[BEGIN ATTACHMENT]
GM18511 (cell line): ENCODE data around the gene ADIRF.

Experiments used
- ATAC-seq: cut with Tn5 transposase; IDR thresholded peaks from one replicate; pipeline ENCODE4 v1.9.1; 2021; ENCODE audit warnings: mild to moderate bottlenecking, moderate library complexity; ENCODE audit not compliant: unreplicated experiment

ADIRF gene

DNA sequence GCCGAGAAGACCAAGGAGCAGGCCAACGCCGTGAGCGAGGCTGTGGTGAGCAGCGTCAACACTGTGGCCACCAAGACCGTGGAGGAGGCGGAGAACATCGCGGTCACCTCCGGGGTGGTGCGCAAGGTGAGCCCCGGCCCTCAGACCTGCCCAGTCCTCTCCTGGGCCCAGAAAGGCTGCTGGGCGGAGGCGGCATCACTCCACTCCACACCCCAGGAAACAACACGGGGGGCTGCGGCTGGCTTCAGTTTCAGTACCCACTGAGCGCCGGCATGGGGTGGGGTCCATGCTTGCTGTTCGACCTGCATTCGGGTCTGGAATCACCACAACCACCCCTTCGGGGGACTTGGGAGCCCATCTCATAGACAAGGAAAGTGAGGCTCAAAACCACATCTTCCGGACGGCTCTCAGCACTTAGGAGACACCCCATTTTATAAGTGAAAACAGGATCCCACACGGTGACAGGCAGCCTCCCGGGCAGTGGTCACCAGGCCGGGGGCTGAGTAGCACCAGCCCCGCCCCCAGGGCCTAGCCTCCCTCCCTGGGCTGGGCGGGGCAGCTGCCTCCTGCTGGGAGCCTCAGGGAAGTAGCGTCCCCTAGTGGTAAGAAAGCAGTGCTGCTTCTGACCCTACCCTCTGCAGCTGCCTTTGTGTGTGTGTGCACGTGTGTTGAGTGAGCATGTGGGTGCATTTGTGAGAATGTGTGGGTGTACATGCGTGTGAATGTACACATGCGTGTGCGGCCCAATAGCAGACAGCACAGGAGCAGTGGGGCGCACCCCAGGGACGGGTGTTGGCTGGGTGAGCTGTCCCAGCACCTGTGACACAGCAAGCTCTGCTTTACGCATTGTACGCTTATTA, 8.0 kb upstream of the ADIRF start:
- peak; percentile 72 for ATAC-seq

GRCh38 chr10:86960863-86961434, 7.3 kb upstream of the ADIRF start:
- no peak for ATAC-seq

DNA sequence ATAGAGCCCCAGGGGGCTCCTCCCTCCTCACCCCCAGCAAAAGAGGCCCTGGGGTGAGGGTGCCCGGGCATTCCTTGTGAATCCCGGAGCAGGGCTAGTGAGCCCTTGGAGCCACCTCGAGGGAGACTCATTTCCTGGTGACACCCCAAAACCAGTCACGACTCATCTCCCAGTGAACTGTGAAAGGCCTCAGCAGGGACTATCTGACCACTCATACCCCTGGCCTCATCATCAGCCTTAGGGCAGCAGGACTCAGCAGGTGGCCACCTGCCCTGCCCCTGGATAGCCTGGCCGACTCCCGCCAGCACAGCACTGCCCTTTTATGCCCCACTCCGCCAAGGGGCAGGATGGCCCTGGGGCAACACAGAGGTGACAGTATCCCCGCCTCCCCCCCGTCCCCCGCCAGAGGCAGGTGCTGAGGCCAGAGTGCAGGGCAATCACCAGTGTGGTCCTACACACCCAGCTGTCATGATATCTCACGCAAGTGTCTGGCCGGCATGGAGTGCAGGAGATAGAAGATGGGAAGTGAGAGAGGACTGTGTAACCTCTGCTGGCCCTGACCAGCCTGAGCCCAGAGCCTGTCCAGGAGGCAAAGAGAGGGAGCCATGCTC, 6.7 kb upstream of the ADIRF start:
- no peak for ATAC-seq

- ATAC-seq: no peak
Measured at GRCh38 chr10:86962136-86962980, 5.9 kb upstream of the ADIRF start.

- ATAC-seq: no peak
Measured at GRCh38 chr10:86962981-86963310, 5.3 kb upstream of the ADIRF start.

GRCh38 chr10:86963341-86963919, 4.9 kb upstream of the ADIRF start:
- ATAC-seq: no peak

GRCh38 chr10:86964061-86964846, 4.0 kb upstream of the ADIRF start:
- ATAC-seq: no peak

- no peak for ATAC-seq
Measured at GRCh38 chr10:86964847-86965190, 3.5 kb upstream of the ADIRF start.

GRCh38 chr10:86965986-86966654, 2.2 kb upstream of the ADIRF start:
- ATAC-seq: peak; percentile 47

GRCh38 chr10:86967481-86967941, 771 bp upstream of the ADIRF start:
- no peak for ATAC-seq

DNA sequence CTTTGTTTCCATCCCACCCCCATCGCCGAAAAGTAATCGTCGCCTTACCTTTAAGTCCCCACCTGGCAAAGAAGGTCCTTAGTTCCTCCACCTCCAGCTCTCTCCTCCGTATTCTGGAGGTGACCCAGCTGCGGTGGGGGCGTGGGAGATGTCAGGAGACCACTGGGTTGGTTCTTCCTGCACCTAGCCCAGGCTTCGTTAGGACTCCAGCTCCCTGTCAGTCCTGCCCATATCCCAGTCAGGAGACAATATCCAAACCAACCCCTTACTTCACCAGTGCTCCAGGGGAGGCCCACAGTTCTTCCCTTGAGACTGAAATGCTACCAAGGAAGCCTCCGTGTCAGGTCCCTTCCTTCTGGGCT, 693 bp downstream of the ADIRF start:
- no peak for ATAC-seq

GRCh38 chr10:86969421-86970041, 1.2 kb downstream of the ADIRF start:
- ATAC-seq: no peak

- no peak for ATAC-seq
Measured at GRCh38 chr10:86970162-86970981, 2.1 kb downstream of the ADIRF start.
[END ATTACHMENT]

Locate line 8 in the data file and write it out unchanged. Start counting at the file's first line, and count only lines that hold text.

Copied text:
- no peak for ATAC-seq